What Impacts Annual Mileage the Most?
It’s easy to rack up the miles without noticing. Short journeys accumulate to burn through a surprising amount of fuel and with UK motorists facing record prices amid a rise in global oil costs, it’s time to take a look at where we’re spending the most – whether we mean to or not.
In this guide, we’ll discuss some of the everyday journeys taken across UK households, identifying opportunities to cut back on costs by thinking about ways to change the way we travel.
According to the Government’s National Travel Survey, more than half (56%) of car trips in England in 2020 covered under five miles.
If you’re regularly taking a short drive, particularly on your commute, it’s important to consider if you could make the journey by foot or on two wheels instead. Cycling could not only save on the costs of motoring but help give your wellbeing a boost too.
If you’re self-employed or use your own car for business travel, you’ll likely incur a much higher mileage. Even if your business contributes to fuel costs, you might still be the one faced with the consequences of owning and running a high-miler.
Increasing your annual mileage, especially as a result of long drives for work, could increase your chances of a breakdown. If you’re facing an unexpected repair bill and you’re worried about your chances of borrowing because of a poor credit history, bad credit loans could help to alleviate the pressure by allowing you to spread the cost. Just make sure you’ll be able to afford the repayments.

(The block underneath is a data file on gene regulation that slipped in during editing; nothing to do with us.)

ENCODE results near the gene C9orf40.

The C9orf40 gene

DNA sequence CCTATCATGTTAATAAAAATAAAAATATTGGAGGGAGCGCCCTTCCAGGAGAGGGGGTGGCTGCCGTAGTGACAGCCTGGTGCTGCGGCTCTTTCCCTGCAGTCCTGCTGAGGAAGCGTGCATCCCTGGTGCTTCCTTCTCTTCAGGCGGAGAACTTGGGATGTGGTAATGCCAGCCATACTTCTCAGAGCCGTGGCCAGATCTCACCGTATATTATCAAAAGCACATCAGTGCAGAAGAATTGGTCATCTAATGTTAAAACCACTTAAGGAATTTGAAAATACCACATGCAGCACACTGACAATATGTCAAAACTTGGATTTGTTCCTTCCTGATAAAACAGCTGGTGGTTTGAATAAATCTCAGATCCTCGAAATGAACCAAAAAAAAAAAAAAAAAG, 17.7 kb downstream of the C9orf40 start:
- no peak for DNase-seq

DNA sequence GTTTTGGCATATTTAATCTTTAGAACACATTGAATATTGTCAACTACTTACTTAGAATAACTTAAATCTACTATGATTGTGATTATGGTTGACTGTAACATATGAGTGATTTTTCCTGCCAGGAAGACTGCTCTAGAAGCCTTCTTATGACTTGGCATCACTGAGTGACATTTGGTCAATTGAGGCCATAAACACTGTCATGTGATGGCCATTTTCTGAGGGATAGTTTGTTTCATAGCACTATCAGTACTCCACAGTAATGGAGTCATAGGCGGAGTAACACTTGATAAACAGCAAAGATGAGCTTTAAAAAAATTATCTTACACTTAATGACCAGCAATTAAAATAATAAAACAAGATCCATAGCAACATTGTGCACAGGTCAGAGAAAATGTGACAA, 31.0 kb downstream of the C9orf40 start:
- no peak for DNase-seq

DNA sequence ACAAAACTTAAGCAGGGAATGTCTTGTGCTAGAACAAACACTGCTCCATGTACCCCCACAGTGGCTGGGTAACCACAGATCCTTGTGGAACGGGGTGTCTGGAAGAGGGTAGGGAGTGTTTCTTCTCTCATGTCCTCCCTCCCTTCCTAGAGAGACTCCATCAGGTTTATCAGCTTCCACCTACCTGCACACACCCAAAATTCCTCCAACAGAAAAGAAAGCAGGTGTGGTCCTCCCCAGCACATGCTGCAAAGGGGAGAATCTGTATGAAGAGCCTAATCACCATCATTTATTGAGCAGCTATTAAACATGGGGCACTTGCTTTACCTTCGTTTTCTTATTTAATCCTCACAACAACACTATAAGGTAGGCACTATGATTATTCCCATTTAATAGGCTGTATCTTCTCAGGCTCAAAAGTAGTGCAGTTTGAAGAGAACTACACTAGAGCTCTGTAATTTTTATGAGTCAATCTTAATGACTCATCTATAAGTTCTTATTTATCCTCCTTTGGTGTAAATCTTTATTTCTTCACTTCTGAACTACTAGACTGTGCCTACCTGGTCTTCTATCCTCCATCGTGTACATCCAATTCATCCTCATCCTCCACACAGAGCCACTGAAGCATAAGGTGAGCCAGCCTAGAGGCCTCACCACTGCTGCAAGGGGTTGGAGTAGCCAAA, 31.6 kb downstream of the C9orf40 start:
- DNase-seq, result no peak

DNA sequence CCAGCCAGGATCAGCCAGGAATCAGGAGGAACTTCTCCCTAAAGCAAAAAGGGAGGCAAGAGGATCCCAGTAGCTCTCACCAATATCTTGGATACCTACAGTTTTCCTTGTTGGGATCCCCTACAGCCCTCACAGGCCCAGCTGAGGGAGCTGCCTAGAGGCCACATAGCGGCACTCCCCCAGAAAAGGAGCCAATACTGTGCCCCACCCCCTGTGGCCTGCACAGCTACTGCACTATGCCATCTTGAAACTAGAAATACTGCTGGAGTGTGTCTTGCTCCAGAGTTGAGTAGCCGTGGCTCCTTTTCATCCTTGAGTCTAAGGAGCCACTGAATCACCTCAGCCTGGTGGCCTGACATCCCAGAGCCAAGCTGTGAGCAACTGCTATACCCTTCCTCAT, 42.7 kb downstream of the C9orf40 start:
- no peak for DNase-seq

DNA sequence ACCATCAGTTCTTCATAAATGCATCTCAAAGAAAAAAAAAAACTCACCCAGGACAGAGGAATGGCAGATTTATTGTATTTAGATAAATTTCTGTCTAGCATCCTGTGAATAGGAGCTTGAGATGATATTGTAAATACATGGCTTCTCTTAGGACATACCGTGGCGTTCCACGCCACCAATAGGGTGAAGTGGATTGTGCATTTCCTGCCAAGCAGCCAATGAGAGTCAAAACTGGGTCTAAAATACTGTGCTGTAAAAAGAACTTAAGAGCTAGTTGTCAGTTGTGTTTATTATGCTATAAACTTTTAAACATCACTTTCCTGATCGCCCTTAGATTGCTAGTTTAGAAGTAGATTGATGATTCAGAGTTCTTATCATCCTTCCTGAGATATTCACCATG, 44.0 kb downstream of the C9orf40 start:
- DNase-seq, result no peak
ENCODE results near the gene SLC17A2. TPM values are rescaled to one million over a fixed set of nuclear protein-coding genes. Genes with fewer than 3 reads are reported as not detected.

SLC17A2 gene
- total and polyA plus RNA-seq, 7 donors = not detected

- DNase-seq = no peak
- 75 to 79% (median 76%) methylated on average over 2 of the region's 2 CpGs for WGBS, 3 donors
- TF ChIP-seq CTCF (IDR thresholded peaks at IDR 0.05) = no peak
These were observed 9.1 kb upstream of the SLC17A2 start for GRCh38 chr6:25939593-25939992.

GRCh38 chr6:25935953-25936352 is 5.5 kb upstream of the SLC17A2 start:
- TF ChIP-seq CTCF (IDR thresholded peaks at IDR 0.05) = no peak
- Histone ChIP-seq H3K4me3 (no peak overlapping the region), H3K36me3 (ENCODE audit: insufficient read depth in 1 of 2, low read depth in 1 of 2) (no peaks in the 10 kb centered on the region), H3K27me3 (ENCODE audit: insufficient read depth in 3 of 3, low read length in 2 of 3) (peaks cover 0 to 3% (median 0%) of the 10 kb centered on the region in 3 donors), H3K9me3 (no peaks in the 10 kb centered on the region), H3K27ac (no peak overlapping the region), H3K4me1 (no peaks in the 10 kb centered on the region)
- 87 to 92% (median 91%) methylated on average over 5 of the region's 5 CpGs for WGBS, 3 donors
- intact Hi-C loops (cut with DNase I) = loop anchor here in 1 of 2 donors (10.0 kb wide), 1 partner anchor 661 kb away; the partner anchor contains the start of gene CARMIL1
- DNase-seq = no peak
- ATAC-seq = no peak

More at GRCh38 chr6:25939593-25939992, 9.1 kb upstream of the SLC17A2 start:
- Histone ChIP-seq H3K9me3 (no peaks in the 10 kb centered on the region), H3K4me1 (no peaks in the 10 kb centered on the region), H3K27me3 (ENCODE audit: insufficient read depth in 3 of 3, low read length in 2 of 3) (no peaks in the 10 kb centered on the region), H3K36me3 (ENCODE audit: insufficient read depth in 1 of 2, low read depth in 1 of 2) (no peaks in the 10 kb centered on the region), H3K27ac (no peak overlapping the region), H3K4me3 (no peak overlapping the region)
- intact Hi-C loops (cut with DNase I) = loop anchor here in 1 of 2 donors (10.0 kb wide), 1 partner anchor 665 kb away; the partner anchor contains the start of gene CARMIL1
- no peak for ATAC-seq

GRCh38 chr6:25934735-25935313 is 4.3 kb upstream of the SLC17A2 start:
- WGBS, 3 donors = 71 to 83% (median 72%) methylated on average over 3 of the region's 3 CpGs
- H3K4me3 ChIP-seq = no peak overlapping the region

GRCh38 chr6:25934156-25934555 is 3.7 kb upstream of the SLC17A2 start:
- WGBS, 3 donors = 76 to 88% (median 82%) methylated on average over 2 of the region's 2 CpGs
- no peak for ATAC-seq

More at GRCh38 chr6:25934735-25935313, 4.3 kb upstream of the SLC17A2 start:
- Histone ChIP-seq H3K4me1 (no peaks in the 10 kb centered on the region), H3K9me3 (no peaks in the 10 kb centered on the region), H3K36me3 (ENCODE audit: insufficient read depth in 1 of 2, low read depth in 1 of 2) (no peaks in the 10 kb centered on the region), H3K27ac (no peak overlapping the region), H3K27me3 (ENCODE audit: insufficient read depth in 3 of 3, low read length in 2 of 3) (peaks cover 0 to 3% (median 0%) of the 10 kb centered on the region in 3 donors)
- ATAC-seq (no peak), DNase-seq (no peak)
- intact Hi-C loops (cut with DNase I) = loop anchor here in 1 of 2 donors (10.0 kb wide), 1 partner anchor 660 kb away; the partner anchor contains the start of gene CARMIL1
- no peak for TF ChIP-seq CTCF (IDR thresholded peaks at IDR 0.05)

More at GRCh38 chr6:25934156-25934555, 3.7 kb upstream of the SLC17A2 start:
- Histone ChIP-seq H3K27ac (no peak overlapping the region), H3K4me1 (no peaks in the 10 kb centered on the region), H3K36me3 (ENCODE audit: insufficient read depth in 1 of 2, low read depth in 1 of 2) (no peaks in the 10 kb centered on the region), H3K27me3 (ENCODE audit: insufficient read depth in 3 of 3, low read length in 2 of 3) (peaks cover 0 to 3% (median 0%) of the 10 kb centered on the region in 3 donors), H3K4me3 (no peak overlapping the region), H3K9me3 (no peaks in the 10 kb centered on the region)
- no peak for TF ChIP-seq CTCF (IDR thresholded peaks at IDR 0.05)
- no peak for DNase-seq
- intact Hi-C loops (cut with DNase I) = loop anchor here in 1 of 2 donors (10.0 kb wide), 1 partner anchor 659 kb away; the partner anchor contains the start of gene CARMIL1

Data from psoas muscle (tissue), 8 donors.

In the wake of the pandemic, thousands of Brits have fallen in love with the staycation – travelling to a different location in the UK to spend some quality time with loved ones. With an abundance of beauty spots and heritage sites, it’s a sensible option for those looking to cut costs.
However, there’s still time to think about your impact on the environment – and saving on petrol or diesel. With the Government promising an additional £1.3bn to expand the charging network for electric cars across the UK, moving away from a vehicle with a combustion engine could be a sensible investment.
From dropping the children off at school to heading to the supermarket for the weekly food shop, it’s always easy to find an excuse to drive instead of stretching your legs. As we head into the warmer months, try to create healthier habits, including leaving the car behind.
In the hustle and bustle of everyday life, it’s easy to overlook just how much we’re spending on fuel. With a little bit more time, effort and commitment, it’s possible to cut back on motoring costs and enjoy a healthier lifestyle.